Sen. Chuck Schumer Visits Central New York to Address Prescription Drug Shortage
Less Americans are able to fill their prescriptions and Senate Majority Leader Chuck Schumer warns the problem is only growing worse.
The United States is grappling with a historic prescription drug shortage.
Between 2021 and 2022, prescription drug shortages rose by 30 percent. Senator Schumer notes the problem is continuing into 2023, with at least 301 active shortages reported in the United States at the start of the year.
The prescriptions, he says, range from everyday generics to cancer treatments.
The nation's top senator says the time has long passed to ask questions and Congress needs to act now, because too many lives are now on the line.
Why did Senator Schumer make his pitch in Central NY?
The senator visited Herkimer to lay out his plan to tackle the shortages and demand accountability.
He announced via a press release:
Mohawk Valley hospitals and medical providers across the country are currently suffering from some of the worst drug shortages they’ve ever seen, running low on critically-needed cancer drugs, as well as common generics, drugs used to treat asthma, and antibiotics used to treat infections. With this systematic issue already impacting Upstate NY patients, I am not only calling on the FDA to act immediately and do everything in its power to mitigate this shortage, but I am also urging Congress to take action and solve this issue for good.
Herkimer County Legislature Chairman Vincent J. Bono added the drug shortages afflicting hospitals and medical providers in the Mohawk Valley are afflicting all residents, no matter their economic background.
That is why Herkimer became a symbolic place for Schumer to call upon Congress to support his 4-point plan that will provide "long term legislative solutions that will repair the nation’s drug supply chains once and for all."
What is his plan?
Schumer said the guidelines are meant to help Congress create legislation to best address the drug shortages.
The first step is to increase transparency when it comes to drug shortages and provide insight into what's causing them.
The administration, doctors, hospitals and patients need to know when a shortage is coming, when demand is outpacing supply, where companies are sourcing their raw materials from, when there are safety issues and more.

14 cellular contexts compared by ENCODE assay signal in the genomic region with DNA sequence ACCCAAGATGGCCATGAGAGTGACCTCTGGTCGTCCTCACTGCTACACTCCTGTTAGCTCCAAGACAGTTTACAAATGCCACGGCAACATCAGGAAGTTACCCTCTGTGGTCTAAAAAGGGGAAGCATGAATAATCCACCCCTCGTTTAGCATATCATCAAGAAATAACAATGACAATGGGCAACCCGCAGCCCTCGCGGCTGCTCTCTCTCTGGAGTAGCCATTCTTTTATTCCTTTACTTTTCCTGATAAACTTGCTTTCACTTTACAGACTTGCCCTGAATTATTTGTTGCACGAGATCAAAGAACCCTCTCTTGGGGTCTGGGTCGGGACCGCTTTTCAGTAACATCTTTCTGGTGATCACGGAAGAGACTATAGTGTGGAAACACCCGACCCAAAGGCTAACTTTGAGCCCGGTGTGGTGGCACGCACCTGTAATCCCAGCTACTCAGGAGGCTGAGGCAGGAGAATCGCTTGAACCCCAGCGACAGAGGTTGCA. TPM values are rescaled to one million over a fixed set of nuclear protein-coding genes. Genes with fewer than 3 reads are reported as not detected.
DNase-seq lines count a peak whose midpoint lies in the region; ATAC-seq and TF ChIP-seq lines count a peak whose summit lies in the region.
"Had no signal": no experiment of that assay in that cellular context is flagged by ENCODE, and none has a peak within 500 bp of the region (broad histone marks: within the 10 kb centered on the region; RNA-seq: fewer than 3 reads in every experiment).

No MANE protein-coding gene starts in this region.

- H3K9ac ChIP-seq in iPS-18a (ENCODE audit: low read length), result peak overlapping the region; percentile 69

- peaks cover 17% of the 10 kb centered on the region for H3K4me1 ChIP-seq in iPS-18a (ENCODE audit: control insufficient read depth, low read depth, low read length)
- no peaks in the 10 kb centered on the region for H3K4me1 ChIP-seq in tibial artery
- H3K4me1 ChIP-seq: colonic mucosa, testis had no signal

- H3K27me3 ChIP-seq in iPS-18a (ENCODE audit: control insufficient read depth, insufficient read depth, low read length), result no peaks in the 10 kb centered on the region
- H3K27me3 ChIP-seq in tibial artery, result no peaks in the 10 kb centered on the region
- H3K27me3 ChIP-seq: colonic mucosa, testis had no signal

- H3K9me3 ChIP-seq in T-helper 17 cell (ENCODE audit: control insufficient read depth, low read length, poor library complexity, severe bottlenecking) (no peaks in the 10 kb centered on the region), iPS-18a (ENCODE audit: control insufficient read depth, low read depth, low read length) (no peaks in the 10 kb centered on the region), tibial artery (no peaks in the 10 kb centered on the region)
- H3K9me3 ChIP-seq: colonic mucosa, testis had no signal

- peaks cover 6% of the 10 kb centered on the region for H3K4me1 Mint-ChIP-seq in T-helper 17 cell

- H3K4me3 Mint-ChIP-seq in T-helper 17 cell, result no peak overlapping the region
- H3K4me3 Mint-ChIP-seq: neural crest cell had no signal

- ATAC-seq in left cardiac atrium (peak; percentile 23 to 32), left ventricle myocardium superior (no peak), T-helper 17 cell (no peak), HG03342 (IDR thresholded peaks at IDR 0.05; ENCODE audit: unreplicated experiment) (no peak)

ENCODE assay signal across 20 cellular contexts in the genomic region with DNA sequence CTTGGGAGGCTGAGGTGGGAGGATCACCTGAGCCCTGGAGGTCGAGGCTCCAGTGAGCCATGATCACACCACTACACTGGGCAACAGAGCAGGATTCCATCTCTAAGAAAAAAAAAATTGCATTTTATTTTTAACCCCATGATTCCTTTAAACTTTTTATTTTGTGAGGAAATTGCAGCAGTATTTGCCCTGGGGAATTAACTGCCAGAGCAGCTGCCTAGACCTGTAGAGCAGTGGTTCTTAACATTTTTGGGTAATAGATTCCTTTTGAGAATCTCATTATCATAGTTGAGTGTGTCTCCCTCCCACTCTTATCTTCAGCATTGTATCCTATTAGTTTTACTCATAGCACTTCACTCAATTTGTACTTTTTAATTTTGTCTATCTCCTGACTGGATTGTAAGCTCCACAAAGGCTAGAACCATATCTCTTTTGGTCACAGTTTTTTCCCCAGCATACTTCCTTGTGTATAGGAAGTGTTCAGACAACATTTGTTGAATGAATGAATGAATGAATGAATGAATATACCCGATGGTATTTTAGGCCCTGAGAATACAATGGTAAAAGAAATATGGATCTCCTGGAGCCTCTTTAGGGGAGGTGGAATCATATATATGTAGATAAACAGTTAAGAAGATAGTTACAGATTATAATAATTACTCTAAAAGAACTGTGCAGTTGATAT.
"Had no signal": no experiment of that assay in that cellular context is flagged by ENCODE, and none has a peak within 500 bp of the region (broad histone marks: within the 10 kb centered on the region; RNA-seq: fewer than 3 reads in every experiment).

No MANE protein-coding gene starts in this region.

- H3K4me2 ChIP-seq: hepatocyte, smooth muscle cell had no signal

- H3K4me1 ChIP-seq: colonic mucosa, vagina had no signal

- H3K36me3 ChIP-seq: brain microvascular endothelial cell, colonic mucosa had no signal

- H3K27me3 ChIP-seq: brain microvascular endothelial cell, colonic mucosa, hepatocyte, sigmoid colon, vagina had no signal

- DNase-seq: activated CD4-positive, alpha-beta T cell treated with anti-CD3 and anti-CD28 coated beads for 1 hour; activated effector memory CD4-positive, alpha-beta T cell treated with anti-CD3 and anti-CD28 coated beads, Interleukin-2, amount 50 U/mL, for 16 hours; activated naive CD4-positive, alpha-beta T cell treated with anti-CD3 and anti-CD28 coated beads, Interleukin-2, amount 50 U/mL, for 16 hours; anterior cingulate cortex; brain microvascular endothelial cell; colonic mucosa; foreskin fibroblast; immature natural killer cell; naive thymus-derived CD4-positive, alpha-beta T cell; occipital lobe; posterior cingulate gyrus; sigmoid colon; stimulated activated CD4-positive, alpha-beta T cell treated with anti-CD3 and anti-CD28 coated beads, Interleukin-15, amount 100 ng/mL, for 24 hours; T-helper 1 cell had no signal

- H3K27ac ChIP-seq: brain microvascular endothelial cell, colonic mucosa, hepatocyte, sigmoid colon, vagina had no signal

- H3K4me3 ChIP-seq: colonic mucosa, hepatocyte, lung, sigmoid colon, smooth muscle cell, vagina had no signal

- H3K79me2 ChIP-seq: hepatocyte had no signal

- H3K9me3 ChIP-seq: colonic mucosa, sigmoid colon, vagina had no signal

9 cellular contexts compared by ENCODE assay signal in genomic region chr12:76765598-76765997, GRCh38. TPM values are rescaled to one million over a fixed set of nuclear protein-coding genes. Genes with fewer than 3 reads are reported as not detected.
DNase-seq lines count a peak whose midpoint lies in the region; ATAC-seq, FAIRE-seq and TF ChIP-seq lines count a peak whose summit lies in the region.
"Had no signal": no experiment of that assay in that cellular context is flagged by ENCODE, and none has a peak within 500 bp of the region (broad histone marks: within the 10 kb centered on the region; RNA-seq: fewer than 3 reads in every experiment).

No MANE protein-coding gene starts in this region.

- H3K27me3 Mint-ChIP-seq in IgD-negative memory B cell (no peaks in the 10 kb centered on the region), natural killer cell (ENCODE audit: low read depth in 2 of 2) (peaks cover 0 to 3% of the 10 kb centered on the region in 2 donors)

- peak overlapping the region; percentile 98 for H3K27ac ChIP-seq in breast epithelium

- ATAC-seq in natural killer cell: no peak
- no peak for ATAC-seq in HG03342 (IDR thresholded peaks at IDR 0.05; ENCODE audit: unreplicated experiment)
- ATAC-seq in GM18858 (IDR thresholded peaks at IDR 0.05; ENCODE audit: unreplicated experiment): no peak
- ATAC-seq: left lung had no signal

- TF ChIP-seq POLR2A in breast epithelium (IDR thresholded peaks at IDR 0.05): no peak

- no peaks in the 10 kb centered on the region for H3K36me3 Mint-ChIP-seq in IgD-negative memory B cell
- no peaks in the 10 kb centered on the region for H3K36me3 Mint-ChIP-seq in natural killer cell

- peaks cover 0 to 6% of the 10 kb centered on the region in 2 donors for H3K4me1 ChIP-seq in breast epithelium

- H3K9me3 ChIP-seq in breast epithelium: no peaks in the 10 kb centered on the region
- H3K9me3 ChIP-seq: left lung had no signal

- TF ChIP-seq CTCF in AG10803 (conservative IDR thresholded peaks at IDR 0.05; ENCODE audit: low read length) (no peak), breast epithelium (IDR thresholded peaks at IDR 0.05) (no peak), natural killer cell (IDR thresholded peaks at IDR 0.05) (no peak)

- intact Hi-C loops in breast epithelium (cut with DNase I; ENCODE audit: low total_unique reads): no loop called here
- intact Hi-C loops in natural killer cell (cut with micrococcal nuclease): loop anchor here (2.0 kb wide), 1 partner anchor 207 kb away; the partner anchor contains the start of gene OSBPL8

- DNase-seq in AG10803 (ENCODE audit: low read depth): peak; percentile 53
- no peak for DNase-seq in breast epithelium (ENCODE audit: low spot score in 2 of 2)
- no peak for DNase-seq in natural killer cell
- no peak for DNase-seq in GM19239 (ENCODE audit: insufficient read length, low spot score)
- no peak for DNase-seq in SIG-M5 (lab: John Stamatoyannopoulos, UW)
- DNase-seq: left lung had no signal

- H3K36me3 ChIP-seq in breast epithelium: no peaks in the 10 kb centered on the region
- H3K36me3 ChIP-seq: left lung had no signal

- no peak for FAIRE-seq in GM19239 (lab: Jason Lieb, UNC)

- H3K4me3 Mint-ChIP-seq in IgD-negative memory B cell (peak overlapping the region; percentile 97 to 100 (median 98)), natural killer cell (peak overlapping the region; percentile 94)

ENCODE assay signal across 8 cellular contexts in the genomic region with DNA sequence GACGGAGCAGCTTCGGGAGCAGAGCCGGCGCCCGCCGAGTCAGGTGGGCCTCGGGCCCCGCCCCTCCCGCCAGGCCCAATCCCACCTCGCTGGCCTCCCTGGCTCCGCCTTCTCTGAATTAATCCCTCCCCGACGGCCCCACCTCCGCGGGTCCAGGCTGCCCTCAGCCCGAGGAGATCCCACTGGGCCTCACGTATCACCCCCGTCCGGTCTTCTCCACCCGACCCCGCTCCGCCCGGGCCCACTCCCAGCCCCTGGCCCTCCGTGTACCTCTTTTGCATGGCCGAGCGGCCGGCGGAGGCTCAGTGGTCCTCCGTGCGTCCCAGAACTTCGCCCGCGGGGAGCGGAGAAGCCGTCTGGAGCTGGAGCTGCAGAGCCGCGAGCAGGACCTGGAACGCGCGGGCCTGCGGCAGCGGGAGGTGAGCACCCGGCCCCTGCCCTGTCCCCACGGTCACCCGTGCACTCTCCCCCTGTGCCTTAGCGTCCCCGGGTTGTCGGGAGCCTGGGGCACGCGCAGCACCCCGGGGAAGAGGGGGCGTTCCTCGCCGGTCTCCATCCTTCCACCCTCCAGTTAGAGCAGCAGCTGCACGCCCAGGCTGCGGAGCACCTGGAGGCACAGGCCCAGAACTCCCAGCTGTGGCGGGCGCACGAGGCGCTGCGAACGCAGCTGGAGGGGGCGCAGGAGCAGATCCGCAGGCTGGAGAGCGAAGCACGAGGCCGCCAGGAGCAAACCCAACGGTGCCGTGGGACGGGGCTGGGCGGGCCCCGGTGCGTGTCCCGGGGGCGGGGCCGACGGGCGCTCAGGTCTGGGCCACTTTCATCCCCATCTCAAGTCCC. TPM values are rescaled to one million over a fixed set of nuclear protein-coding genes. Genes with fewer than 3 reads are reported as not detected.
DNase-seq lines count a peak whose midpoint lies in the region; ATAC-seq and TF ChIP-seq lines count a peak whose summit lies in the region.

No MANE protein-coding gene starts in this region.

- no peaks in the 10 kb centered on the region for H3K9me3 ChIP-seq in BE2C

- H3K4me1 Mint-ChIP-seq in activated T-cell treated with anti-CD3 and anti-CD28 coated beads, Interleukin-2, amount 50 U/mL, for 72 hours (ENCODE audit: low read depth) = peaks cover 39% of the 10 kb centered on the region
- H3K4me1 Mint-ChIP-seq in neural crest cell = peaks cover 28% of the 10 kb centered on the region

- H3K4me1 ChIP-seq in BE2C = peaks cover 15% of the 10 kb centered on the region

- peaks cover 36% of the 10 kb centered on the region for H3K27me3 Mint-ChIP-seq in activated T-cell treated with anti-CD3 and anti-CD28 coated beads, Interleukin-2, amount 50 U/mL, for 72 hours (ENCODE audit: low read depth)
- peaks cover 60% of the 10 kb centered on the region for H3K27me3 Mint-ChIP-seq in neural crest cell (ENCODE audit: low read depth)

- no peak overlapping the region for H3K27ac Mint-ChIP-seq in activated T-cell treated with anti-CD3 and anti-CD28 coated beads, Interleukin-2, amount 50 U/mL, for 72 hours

The second step would be to ensure "there are enough manufacturers producing drugs at enough volume to have reserve and contingency supplies."
The following point would establish improvements in production safety and quality.
Numerous shortages are caused by safety and quality control problems at manufacturing plants, and improving safety and quality standards would help avoid those problems in the first place.
The final step would be to increase the volume of domestic manufacturing. Senator Schumer warns there are too many risks associated with relying on foreign actors. He said, "bringing that supply chain back to the United States will reduce shortages and create good-paying new jobs for Americans."
When will Congress act?
Considering how deeply divided the House and Senate are, it's unknown if our legislators will be able to come to a possible solution in the immediate future.
But what is known is that the nation faces significant consequences should these shortages continue.
Senator Schumer focused on the issues impacting Central New York. He said both Mohawk Valley Health System and Little Falls Hospital of Bassett Health Network have been struggling over the past two years.
He said MVHS "has a list that fluctuates from of 150 to 225 drugs in critical or non-critical short supply, which has spiked from 15 to 30 drugs just a decade ago."
Drug shortages have impacted treatments for asthma, cancer, allergies, addiction, pain and infections.
The senator noted the shortages are deeply affecting the region:
Currently, Little Falls Hospital is struggling to secure supplies of lidocaine, sodium bicarbonate, and epinephrine syringes. Other hospitals across Central New York and the Mohawk Valley have seen shortages in docetaxel, amoxicillin, acetaminophen (Tylenol), ibuprofen (Motrin), and roxanol syringes.
The senator also noted that not all drugs have a generic replacement, and that it takes time to find the perfect therapeutic alternative for prescription drugs that do have alternatives.
Overall, Senator Schumer said action is needed now because the shortages is "creating additional work on Upstate NY’s limited pharmacy resources, requiring pharmacists to be active in identifying (and in many cases forecasting) potential shortages and pivoting to determine suitable therapeutic equivalents and alternative options for patients."
He said relief is needed immediately. According to the American Society of Health System Pharmacists, the nation reported 301 active shortages within the first three months of 2023.
They say that is the highest number of shortages in nearly a decade.